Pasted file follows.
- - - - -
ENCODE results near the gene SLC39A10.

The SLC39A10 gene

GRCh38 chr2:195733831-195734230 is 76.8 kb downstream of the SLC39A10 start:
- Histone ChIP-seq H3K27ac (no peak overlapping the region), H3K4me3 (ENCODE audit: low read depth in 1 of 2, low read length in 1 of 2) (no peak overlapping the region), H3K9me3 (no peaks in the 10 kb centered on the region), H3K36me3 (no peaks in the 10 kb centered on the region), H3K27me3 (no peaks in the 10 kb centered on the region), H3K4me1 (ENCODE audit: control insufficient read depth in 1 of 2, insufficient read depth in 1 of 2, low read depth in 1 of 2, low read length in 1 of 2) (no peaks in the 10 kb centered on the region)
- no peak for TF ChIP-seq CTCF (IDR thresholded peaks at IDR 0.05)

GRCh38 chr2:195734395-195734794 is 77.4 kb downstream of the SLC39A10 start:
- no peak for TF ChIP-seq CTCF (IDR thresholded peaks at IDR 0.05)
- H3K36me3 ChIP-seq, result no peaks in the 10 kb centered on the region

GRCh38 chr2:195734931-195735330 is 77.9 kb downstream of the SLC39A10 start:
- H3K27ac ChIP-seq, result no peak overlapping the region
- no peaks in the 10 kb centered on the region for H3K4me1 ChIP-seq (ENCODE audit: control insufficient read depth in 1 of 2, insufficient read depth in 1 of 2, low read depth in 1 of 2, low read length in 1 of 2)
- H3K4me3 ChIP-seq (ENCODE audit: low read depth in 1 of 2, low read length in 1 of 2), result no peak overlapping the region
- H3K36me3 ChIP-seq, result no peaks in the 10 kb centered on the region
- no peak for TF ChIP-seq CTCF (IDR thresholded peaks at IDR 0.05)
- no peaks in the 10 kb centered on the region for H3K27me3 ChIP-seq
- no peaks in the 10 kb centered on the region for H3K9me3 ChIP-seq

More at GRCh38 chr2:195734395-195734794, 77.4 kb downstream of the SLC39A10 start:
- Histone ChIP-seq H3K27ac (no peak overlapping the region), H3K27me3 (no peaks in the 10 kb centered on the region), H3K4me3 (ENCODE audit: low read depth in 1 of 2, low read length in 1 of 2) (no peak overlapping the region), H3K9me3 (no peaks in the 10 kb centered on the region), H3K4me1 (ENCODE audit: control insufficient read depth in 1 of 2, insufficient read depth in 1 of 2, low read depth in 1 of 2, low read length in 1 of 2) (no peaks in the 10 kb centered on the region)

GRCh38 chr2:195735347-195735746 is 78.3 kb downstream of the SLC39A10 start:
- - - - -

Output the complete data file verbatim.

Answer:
ENCODE results near the gene SLC39A10.

The SLC39A10 gene

GRCh38 chr2:195733831-195734230 is 76.8 kb downstream of the SLC39A10 start:
- Histone ChIP-seq H3K27ac (no peak overlapping the region), H3K4me3 (ENCODE audit: low read depth in 1 of 2, low read length in 1 of 2) (no peak overlapping the region), H3K9me3 (no peaks in the 10 kb centered on the region), H3K36me3 (no peaks in the 10 kb centered on the region), H3K27me3 (no peaks in the 10 kb centered on the region), H3K4me1 (ENCODE audit: control insufficient read depth in 1 of 2, insufficient read depth in 1 of 2, low read depth in 1 of 2, low read length in 1 of 2) (no peaks in the 10 kb centered on the region)
- no peak for TF ChIP-seq CTCF (IDR thresholded peaks at IDR 0.05)

GRCh38 chr2:195734395-195734794 is 77.4 kb downstream of the SLC39A10 start:
- no peak for TF ChIP-seq CTCF (IDR thresholded peaks at IDR 0.05)
- H3K36me3 ChIP-seq, result no peaks in the 10 kb centered on the region

GRCh38 chr2:195734931-195735330 is 77.9 kb downstream of the SLC39A10 start:
- H3K27ac ChIP-seq, result no peak overlapping the region
- no peaks in the 10 kb centered on the region for H3K4me1 ChIP-seq (ENCODE audit: control insufficient read depth in 1 of 2, insufficient read depth in 1 of 2, low read depth in 1 of 2, low read length in 1 of 2)
- H3K4me3 ChIP-seq (ENCODE audit: low read depth in 1 of 2, low read length in 1 of 2), result no peak overlapping the region
- H3K36me3 ChIP-seq, result no peaks in the 10 kb centered on the region
- no peak for TF ChIP-seq CTCF (IDR thresholded peaks at IDR 0.05)
- no peaks in the 10 kb centered on the region for H3K27me3 ChIP-seq
- no peaks in the 10 kb centered on the region for H3K9me3 ChIP-seq

More at GRCh38 chr2:195734395-195734794, 77.4 kb downstream of the SLC39A10 start:
- Histone ChIP-seq H3K27ac (no peak overlapping the region), H3K27me3 (no peaks in the 10 kb centered on the region), H3K4me3 (ENCODE audit: low read depth in 1 of 2, low read length in 1 of 2) (no peak overlapping the region), H3K9me3 (no peaks in the 10 kb centered on the region), H3K4me1 (ENCODE audit: control insufficient read depth in 1 of 2, insufficient read depth in 1 of 2, low read depth in 1 of 2, low read length in 1 of 2) (no peaks in the 10 kb centered on the region)

GRCh38 chr2:195735347-195735746 is 78.3 kb downstream of the SLC39A10 start: